Hole saws weren’t designed to give a smooth cut. So you may want to do as camper suggested and purchase a circle cutter,or do as I do when making wheels. I will make the circles over sized and clean them up on the router table. To do this you will need to make a V jig to mount to the router table to safely do this. Another alternative would be to use a lathe and turn a cylinder and then cut to desired thickness. You can see the wheels I made in my projects, Hobby horses and the TV tray these are 2 1/2” wheels. These were made with a hole saw and the router table method.

-- I don't make mistakes, I have great learning lessons, Greg

View John Steffen's profile

John Steffen

218 posts in 3021 days

#10 posted 08-18-2010 06:56 PM

Thanks for all of the suggestions guys. My wheels are turning a bit.

PurpLev: I think the pertinent tools I have for this job are my Drill Press and Router (I can table it in my Table Saw extension if I need, but I would need to build a fence). I also sort of have access to a lathe, but it’s an hour away, and I have to talk my dad into letting me use it… So, I would rather avoid that if possible.

I think I’ve got an idea of using the drill press as a lathe in an attempt to clean up the edges with sand paper. (I’ll try it with my scrap piece to see how it goes tonight).

-- Big John's Woodshed - Farmington, IL

View Ger21's profile


1074 posts in 3097 days

#11 posted 08-19-2010 04:03 AM

Get a circle cutter like Camper linked to. They’ll give you the best circles with glass smooth edges. Just don’t run them faster than 250rpm, or the chuck on your drill press may come off.

A standard hole saw will never give you a good disc. Maybe one with a carbide tooth, but I’ve never used one. Go with the circle cutter.

-- Gerry,

View Rick's profile


9434 posts in 2999 days

#12 posted 08-21-2010 10:10 AM

I recently bought a Circle Cutter as shown below at Canadian Tire for $35.00. Not sure why the Pic shows 2 Holes, or why it shows a “Smooth Cut” on both sides of the Blade. Maybe the Pic is From Lee Valley’s Site.

H Cutter Med 319x285

The one I bought appears to be the same one that Lee Valley sells at $31.50CND. The recomended MAX RPM is 500. If you want to use the “Inside Circle” as you do i.e. a “Wheel” you slide off the end cutter piece and set it so the smooth cut is inside. If you want to cut a Large Hole in something you turn the Blade the other way.

It has a habit of “Burning” The wood on the Slanted edge (the part you don’t want) and also Grabs the wood and stops the cutting action. I handled that simply by backing off the cut until it got back to speed, then down again, but I don’t think it should do that.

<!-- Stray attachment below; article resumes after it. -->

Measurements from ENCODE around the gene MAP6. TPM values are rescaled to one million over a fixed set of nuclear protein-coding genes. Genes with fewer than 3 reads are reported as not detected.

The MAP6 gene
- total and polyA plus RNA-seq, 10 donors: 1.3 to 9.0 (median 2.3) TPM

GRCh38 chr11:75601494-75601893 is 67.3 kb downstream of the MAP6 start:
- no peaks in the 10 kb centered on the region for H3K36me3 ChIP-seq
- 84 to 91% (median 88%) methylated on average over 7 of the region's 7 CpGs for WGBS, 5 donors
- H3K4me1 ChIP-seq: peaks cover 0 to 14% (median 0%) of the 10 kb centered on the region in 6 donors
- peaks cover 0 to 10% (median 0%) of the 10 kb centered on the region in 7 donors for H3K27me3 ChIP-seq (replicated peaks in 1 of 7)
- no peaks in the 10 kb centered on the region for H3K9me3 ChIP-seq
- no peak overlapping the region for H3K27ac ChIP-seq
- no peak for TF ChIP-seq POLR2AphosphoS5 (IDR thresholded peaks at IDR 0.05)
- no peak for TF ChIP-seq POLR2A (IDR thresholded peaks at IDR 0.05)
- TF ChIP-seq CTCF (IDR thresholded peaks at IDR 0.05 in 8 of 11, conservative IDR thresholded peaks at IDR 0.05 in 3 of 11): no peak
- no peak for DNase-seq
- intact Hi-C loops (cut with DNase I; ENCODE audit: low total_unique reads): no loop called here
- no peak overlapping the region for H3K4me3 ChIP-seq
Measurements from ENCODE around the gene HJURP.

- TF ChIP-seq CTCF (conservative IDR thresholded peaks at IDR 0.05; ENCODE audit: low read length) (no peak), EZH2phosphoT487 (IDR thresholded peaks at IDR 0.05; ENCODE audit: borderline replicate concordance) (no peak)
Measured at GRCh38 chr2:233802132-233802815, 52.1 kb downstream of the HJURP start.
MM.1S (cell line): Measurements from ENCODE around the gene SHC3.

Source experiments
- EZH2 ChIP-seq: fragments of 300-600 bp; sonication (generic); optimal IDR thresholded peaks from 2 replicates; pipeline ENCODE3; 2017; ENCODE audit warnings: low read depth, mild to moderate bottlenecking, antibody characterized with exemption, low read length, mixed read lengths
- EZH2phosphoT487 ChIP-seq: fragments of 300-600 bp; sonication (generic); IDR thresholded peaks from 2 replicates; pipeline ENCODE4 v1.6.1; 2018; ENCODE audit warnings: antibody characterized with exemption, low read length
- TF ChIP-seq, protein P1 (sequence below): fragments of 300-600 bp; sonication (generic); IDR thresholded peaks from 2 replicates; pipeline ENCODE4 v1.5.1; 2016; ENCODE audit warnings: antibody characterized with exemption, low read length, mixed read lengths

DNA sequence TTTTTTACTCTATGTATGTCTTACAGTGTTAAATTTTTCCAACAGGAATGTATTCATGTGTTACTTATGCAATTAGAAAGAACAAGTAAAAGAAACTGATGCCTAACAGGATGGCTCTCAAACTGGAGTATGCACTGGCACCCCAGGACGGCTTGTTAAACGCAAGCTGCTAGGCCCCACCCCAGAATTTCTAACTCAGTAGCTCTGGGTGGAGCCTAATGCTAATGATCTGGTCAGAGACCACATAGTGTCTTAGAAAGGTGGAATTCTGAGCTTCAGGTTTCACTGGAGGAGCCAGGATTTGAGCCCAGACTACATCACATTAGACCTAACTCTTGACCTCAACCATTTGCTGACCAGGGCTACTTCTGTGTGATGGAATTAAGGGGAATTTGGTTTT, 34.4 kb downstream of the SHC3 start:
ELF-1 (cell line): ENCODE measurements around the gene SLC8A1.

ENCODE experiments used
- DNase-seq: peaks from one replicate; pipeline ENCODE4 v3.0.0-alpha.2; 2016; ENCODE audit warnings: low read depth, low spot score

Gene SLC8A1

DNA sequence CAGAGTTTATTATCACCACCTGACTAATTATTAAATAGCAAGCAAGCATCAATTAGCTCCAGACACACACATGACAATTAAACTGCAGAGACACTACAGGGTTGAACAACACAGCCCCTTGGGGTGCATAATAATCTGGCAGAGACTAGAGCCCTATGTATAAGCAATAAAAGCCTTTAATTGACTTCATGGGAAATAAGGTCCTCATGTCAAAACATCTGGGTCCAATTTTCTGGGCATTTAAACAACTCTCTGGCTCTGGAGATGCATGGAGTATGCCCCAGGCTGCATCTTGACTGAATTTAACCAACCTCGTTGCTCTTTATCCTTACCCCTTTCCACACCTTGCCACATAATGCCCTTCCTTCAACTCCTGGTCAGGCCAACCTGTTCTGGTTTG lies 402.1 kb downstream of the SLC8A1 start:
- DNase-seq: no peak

Maybe it’s a cheap imitation or I should try as mentioned above and slow down the RPM’s. It also “Burns” the actual cutting bit, which didn’t appear to be all that sharp to start with.

OOPS! I think I answered my own question in the first paragraph. I THINK this IS a Pic from Lee Valley’s site. Probably a Better Cutter Blade that cuts Square on BOTH Sides.

I’ll see if I can Grab The Link to Lee Valley’s Page.

Think I got it okay.,180,42316&ap=1

Now! Do I still have the Receipt for the Crappy One I got at CTC? ...LOL…

-- LIFE is what happens when you're planning on doing Other Things!

View John Steffen's profile

John Steffen

218 posts in 3021 days

#13 posted 08-23-2010 10:14 PM

I did end up just cutting them rough with the hole saw and cleaning them up with some sandpaper using my drill press as a lathe. The results are good enough for my purposes. I will post some pics of the project in the next couple days.

-- Big John's Woodshed - Farmington, IL

View aurora's profile


229 posts in 3218 days

#14 posted 08-23-2010 11:25 PM

you might approach it from a different process. instead of coping one piece to fit the other, i would machine a flat on each of the two mating cylindrical surfaces. router bit in a drill press and a manual feed table. or just plunge the router bit into the dowel and reposition, the replunge to the same depth using a depth setting on the drill.

if you are set in just cutting a circle in one piece, use a 1 and 3/8 drum sander and feed it into the dowel. it removes less material and will raise less tear out.

good luck

View emtwoodworker's profile


53 posts in 3461 days

#15 posted 08-24-2010 02:14 AM

I’m sure most people will tell you that this a bad idea and I don’t recommend it myself if you have options, but I cut 60 circles (diameter 2 1/4”) using a table saw. . Again it’s not the safest method but it does work. I too tried a similar circle cutter like the lee valley one and it didn’t work.